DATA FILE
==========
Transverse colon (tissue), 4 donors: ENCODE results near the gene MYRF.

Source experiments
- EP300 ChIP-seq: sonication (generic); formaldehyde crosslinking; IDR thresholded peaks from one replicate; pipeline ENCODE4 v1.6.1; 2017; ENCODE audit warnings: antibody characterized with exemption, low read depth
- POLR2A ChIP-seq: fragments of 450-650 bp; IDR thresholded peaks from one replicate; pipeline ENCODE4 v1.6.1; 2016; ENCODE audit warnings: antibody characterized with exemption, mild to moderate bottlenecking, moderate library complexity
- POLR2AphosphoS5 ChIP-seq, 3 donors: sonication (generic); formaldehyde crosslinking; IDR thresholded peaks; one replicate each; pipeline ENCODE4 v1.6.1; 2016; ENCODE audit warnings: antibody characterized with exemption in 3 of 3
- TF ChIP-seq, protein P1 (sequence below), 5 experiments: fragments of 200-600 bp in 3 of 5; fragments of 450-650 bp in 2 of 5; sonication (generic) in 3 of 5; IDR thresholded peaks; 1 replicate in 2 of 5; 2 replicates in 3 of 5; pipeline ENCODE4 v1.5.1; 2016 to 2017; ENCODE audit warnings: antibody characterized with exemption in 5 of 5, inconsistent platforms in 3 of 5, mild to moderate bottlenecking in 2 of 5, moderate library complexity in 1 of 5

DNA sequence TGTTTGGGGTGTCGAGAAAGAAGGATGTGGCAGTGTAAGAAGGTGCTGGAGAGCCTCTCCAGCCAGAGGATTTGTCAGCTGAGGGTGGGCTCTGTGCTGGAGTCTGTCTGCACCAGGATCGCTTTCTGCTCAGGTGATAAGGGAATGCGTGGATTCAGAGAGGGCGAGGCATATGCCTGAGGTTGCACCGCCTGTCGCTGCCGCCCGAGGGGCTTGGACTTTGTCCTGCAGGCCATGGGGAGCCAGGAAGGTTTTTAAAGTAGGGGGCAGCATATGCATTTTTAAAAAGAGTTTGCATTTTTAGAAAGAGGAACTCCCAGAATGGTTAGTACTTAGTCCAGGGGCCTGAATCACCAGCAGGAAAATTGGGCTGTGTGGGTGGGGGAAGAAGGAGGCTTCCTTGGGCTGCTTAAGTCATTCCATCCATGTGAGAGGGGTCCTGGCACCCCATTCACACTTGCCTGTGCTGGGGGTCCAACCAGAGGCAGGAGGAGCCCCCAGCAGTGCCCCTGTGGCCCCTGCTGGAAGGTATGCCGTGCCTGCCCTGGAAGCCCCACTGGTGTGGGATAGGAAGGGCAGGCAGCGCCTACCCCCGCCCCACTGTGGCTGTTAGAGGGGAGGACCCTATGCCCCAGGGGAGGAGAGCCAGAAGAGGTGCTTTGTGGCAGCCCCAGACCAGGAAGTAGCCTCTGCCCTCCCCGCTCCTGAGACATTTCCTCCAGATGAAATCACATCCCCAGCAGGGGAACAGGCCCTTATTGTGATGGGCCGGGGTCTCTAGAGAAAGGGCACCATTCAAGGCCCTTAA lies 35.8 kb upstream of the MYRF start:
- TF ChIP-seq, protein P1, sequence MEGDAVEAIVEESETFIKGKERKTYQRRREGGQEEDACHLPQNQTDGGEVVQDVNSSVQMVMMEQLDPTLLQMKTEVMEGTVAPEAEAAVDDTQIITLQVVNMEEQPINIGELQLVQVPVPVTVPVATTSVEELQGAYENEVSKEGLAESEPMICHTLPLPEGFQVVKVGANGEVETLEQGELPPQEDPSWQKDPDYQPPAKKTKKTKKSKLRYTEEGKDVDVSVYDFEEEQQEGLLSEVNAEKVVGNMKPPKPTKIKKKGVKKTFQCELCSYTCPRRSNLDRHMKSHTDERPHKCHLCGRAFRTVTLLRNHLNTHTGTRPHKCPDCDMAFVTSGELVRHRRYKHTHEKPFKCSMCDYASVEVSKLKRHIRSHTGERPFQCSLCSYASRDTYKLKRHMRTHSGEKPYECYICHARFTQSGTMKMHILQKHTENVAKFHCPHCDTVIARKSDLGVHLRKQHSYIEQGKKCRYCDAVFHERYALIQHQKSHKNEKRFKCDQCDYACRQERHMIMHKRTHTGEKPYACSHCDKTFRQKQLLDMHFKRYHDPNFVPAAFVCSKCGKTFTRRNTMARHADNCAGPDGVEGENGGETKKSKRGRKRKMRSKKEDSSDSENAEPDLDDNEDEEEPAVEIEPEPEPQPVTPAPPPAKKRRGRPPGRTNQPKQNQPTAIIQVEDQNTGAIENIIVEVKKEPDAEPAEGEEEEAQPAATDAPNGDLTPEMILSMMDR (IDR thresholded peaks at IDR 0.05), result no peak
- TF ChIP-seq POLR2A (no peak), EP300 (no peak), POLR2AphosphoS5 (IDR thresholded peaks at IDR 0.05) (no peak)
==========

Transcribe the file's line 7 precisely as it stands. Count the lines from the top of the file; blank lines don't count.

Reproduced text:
DNA sequence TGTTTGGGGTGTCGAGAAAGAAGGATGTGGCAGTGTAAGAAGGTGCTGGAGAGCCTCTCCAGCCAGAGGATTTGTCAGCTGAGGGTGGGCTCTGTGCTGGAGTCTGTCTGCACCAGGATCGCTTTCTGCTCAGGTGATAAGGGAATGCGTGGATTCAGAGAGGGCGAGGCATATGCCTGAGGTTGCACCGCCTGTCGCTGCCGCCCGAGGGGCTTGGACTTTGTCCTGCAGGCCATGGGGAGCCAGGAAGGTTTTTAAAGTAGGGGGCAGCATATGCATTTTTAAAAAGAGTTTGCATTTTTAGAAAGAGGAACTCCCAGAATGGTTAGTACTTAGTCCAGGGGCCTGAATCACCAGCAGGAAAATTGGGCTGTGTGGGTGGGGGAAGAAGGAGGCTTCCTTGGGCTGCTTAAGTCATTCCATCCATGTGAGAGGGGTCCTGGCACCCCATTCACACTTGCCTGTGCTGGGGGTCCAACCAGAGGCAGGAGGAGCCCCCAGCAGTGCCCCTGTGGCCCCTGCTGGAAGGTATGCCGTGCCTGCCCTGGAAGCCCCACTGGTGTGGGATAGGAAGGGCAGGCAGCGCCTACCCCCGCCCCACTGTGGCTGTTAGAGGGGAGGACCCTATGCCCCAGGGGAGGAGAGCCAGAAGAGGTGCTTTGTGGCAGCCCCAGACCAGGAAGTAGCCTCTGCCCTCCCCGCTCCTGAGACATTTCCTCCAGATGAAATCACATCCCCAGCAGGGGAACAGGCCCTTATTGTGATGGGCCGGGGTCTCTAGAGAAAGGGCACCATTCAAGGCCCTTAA lies 35.8 kb upstream of the MYRF start: